This was a super fast read and it kept me engaged, yet I still have mixed feelings on the book. I went back and actually lowered my rating on Goodreads from four stars to three stars. I think it deserves 3.5, but didn’t feel it deserved the round-up. I’ll let it marinate for another week and decide if I’ll keep it at 3 or bump it back to 4. I’m going to try not to spoil the book, but I can’t guarantee it so read the Goodreads synopsis here and decide if you want to read past this.

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Books

Book 502: Jane Austen, the Secret Radical – Helena Kelly

Perhaps I’m too smart for my own good, but overall this book was a bit disappointing. With a title like Jane Austen, the Secret Radical, you’d expect there to be revelations of sorts and yet there weren’t. I mean that’s why I requested a copy from the publisher.* I was hoping as the 200th anniversary of Austen’s death rapidly approaches there’d be something completely new and innovative to talk about, but there wasn’t.

Sure Kelly highlighted a few things that I missed when reading Austen, but really she just expounded upon the things that those of us who don’t read Austen ONLY as a romance novelist, but as a social commentator hopefully picked up on. She provided more detail of course, especially when it came to names and places, but overall there just weren’t a lot of revelations.

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Books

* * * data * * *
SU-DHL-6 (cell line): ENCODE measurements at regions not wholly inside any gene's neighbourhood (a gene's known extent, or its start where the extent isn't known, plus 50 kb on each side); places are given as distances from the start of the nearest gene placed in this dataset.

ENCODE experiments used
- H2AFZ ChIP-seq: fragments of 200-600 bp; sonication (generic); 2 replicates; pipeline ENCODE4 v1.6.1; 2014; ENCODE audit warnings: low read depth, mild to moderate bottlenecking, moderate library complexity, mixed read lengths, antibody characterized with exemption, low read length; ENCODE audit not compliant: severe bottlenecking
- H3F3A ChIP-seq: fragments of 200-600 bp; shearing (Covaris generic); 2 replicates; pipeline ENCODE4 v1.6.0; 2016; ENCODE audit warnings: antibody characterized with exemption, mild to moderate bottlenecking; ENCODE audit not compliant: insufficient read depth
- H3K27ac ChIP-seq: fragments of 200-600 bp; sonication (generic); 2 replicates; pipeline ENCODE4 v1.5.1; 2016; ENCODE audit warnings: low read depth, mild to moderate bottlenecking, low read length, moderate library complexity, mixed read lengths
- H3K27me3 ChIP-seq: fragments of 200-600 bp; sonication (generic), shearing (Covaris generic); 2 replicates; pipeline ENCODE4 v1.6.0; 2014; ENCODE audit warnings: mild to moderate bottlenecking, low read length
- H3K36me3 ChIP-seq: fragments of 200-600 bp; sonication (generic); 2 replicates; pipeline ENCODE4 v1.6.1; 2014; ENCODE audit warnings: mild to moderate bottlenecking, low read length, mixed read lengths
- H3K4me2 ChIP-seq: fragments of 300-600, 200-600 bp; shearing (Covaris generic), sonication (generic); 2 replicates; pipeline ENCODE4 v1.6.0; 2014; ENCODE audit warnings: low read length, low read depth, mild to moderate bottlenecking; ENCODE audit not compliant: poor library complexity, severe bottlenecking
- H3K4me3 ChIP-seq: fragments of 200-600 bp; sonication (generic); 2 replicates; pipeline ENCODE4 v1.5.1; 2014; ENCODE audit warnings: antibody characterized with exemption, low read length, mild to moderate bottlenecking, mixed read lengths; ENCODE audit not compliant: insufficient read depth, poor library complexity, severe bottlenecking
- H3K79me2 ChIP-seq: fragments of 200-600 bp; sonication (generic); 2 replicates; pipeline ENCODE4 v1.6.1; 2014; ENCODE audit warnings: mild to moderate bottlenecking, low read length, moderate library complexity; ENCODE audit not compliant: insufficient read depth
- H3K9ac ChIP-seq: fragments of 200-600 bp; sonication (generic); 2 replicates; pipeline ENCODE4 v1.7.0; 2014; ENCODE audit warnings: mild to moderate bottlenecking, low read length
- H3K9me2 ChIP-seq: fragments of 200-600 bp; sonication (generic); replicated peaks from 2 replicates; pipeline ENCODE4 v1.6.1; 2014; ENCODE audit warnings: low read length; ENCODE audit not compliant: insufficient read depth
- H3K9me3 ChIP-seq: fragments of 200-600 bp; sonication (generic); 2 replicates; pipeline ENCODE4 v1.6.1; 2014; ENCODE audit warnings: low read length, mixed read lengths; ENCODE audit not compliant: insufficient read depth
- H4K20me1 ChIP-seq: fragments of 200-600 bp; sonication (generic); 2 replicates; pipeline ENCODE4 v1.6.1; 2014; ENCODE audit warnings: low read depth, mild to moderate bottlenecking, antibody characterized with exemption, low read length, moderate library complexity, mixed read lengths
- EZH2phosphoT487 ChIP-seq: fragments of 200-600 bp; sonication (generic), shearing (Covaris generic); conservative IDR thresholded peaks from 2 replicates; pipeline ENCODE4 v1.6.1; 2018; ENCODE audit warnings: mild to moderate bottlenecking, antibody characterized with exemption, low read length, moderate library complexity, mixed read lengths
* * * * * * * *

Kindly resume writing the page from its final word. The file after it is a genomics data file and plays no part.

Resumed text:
Book 480: Cat’s Eye – Margaret Atwood

I picked up my copy of Cat’s Eye back in December of 2011 and I’ve waited WAY too long to read it. I’ve been looking at my bookshelves thinking I needed to read more of those books and so I went back to my list and looked at the oldest on there and this was one of them.

I’m glad I read this because every time I read a another Margaret Atwood novel I ask myself why in the hell I waited so long between novels. I’m doubly glad I read this as it’s kept my belief that the short and long list booker prizes are more approachable than the winners. I haven’t read the 1989 winner yet, it’s Kazuo Ishiguro’s Remains of the Day, and it could break that streak with how much of an impact Never Let Me Go left on me.

I think what has always drawn me to Atwood are her strong female characters, her awesome speculative fiction, and what seems like her fascination with age and aging. I thought it was weird at first, but then I realized that some of these novels I’m reading from the late 80s were when Atwood was already in her late-40s/early-50s. So it made a lot more sense when I realized that. Continue reading “Book 480: Cat’s Eye – Margaret Atwood”

Books

Book 471: Ray and Joan – Lisa Napoli

napoli-lisa-ray-joanWhat a fascinating story. I figured it would be, I mean it’s about the guy who made McDonald’s what it is today and his wife who gave away billions of dollars, but I was still surprised at just how fascinating it was.

When Dutton reached out to me about a copy of the book* I jumped at the chance because not only do I find philanthropy personally fascinating, but I also work in fundraising, so it was a win-win either way for me.

I mean the subtitle “The man who made the McDonald’s fortune and the woman who gave it all away,” caught my attention pretty quick because I knew nothing about the founding of McDonald’s or the people behind it. I had no idea about most of it.